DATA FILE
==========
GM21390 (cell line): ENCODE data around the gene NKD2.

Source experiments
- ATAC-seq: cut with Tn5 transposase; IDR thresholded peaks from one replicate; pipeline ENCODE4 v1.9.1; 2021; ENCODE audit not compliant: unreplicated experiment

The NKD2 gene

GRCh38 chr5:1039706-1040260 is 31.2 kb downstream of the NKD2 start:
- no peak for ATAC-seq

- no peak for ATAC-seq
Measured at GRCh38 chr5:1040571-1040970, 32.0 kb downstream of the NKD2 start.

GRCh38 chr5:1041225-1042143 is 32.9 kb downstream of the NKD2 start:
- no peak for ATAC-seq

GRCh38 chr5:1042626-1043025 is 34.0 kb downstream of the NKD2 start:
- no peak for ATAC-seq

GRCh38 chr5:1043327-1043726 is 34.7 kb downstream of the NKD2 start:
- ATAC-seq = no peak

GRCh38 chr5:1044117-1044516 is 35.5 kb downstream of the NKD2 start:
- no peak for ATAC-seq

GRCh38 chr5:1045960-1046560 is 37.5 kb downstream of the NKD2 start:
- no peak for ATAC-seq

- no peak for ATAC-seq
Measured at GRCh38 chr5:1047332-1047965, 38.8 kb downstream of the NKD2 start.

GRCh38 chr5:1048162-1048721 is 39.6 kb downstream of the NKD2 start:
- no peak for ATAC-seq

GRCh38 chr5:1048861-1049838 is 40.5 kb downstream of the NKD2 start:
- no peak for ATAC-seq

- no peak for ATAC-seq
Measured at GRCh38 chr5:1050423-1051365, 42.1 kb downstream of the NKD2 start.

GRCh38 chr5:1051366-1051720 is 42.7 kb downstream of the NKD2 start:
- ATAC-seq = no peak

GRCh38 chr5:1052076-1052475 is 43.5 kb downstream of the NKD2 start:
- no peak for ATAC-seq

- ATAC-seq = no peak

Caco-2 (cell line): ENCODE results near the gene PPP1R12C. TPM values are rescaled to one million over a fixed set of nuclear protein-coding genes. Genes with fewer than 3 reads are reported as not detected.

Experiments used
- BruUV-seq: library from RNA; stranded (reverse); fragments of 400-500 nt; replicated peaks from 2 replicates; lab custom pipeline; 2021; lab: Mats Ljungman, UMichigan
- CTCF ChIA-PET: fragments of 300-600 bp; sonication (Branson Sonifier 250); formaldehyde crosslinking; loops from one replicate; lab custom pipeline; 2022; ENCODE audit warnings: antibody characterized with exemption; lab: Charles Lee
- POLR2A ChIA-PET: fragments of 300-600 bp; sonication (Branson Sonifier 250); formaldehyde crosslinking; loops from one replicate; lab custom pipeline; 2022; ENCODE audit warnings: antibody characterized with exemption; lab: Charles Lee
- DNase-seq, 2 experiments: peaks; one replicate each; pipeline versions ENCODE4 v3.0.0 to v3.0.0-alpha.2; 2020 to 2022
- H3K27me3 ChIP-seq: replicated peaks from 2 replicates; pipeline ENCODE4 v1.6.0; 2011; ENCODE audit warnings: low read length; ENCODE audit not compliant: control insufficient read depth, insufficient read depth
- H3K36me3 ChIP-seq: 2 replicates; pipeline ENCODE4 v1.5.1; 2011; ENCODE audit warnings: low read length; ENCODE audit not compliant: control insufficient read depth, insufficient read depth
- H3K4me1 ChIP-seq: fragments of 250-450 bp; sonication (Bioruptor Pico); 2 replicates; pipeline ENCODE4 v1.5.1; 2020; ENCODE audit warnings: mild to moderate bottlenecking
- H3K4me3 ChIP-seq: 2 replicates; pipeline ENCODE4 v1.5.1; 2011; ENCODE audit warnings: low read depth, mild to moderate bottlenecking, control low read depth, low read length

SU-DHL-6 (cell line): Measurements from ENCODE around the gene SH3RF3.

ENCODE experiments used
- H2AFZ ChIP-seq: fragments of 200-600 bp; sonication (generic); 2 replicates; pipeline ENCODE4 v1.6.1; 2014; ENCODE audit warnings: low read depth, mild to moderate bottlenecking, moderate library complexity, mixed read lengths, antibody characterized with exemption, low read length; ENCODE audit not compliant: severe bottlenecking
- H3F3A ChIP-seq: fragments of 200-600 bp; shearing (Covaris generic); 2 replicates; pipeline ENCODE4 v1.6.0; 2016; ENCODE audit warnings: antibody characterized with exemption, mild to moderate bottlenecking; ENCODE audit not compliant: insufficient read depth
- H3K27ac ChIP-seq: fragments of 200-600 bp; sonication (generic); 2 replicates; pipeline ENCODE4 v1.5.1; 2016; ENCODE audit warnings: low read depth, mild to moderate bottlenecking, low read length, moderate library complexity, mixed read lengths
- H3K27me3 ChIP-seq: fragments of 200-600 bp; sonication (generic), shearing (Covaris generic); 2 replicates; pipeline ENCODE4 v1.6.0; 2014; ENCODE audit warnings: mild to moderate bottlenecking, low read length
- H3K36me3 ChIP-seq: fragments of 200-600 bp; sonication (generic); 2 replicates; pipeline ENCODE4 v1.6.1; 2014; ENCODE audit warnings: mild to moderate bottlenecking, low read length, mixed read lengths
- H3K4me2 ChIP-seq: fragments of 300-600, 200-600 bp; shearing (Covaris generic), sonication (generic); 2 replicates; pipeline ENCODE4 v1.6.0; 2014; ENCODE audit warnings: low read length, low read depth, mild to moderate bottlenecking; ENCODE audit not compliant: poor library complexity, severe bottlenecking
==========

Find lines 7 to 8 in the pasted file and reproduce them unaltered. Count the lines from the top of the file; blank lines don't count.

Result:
- no peak for ATAC-seq
Measured at GRCh38 chr5:1040571-1040970, 32.0 kb downstream of the NKD2 start.